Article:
2 more die from COVID-19 complications in Sask.; 3 new cases
REGINA -- Two more people have died from COVID-19 complications, according to the Government of Saskatchewan.
The two people, one in their 80s and the other in their 60s, are both from the far north region.
These are the ninth and 10th COVID-19 related deaths recorded in Saskatchewan.
“Our deepest condolences to the family and friends of the two people who have recently passed away,” Dr. Saqib Shahab said in the province’s daily update on Wednesday.
One of the deaths includes the one reported as under investigation on Tuesday.
The person in their 60s has been identified to CTV News as Nelda Maurice by her family. The 64-year-old died Monday, weeks after testing positive for COVID-19.
- 'Loving and kind-hearted:' Sask. family mourns Nelda Maurice, who died weeks after COVID-19 diagnosis
The province also announced three new COVID-19 cases in Saskatchewan on Wednesday. Two cases are in Regina and one is in the far north. There are now a total of 637 cases in the province. Of those cases, 68 are considered active.
“This is a reminder to all of us as we engage in safely in the reopening of Saskatchewan, it is still all around throughout Saskatchewan and we need keep taking all the precautions,” Shahab said.
The province also announced 10 new recoveries on Wednesday, for a provincial total of 559.
There are currently four people in hospital, including three in the ICU in Saskatoon. One person is receiving inpatient care in Regina.
OUTBREAK DECLARED IN SASKATOON
Shahab said the Saskatchewan Health Authority has declared a community outbreak in Saskatoon from two private gatherings that exceeded the 10-person limit.
He said the situation is “contained” since they were closed events. One person has tested positive and another is considered presumptive positive. Others are self-isolating after the events.
Shahab said health officials believe they were outdoor family events where people were sharing food, which he said has proven to be high-risk for transmission at large gatherings throughout the province in the past.
Shahab said food itself is safe and there haven’t been any cases of people contracting the virus from takeout food from restaurants.
However when people are sharing food, he said it likely won’t be possible to maintain physical distancing.
GATHERINGS STILL CAPPED AT 10 PEOPLE
As the weather continues to improve in Saskatchewan, the province says public and private gatherings still have a maximum of 10 people under the public health order currently in place.
The province also says people should keep maintaining two metres of physical distancing. People can form extended households as long as the groups remain consistent.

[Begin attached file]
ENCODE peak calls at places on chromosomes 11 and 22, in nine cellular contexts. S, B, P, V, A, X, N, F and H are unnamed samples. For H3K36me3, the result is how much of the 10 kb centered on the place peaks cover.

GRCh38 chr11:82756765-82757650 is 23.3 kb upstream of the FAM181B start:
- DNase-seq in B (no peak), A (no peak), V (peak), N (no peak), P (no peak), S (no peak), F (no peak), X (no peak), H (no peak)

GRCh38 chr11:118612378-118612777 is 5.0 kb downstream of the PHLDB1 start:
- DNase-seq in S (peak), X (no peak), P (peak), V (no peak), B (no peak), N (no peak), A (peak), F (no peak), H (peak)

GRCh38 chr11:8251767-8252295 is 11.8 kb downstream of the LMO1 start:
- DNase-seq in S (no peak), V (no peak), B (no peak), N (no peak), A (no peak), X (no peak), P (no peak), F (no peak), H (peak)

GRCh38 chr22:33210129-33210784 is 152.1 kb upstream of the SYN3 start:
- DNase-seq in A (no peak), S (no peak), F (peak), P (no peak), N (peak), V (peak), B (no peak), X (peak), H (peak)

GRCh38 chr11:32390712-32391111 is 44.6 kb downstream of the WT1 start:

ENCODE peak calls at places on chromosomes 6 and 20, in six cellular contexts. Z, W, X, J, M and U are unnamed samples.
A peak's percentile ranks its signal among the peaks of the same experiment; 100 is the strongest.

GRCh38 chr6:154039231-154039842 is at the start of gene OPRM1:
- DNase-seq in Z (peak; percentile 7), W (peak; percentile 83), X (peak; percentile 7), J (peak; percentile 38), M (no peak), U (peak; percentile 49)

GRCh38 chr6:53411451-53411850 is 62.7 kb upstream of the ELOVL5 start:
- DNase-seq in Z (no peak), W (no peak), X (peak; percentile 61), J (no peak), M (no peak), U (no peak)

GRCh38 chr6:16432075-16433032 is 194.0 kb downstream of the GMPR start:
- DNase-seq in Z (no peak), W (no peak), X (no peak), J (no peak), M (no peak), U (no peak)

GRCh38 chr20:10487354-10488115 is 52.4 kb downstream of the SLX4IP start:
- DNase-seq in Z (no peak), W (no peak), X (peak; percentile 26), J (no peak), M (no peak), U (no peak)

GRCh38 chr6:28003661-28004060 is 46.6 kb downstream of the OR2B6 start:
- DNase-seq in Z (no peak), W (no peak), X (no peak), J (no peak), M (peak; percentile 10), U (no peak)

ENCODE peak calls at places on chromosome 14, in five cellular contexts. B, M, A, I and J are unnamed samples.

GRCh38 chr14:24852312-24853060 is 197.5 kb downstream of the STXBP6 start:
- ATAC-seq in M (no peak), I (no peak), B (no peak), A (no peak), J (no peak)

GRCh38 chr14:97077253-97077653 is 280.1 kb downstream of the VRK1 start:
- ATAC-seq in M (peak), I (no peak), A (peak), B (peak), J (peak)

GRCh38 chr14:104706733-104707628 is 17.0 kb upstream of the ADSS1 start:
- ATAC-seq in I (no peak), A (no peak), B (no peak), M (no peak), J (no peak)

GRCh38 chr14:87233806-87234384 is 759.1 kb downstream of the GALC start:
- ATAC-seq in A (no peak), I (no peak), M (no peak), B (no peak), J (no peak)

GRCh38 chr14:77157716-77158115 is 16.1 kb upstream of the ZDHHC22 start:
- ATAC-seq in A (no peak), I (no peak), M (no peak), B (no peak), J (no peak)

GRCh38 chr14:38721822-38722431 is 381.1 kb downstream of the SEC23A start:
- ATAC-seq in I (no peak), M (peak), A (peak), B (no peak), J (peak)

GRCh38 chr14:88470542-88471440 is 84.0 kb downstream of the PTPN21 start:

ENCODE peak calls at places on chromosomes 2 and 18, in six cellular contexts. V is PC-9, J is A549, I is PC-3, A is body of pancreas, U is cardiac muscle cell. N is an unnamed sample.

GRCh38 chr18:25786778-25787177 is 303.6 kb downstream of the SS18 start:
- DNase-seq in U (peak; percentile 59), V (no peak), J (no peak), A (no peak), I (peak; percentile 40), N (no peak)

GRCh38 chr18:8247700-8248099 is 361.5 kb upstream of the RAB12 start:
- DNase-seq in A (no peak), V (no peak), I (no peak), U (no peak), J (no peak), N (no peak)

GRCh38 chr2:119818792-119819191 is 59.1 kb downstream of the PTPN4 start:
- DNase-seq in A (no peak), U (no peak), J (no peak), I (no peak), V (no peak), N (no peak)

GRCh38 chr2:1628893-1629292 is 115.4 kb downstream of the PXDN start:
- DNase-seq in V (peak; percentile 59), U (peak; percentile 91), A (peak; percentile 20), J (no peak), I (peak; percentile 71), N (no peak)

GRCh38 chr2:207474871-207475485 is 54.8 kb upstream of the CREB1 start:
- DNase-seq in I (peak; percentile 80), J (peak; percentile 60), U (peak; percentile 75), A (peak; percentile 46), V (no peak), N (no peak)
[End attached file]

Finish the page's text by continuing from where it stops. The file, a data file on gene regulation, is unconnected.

“We cannot go back to business as usual,” Shahab said. “We still need to minimize transmission where we can.”
People should always be aware of who they’ve been in contact with for the past two weeks, since those people will need to be contacted by public health if you test positive for COVID-19.
STATE OF EMERGENCY EXTENDED
The government said Wednesday the provincial state of emergency has been extended for another two weeks.
It was originally declared by Premier Scott Moe on March 18 and has been extended every two weeks since then.
COVID-19 CASES IN SASK.
There have been 253 total cases in the far north, 167 in Saskatoon, 111 from the north, 78 from Regina, 16 from the south and 12 from the central region.
Saskatchewan is recording 141 cases from travel, 363 from community contacts, 77 with no known exposure and 56 are under investigation.
Ages breaks down into 93 cases in people under the age of 19, 227 cases between 20 and 39, 195 between 40 and 59, 104 between 60 and 79, and 18 over the age of 80. The cases are 51 per cent female and 49 per cent male.
There have been 10 deaths recorded in Saskatchewan.
To date, the province has performed 45,118 COVID-19 tests.
Shahab says it’s too early to say if there’s been an increase in testing due to expanding criteria in Saskatchewan.
SHA CEO Scott Livingstone said there has been an uptick in calls to HealthLine 811 and referrals, but reiterated that it’s still too early to say if there’s an increase.
“I think we’re going to see more growth in that trend over the weeks to come,” he said.
“We want anyone living anywhere in Saskatchewan if they have any symptoms, but also to get if they have any additional concerns,” Shahab said.
He also encouraged people who have mild symptoms to seek testing while the economy works to reopen in the province.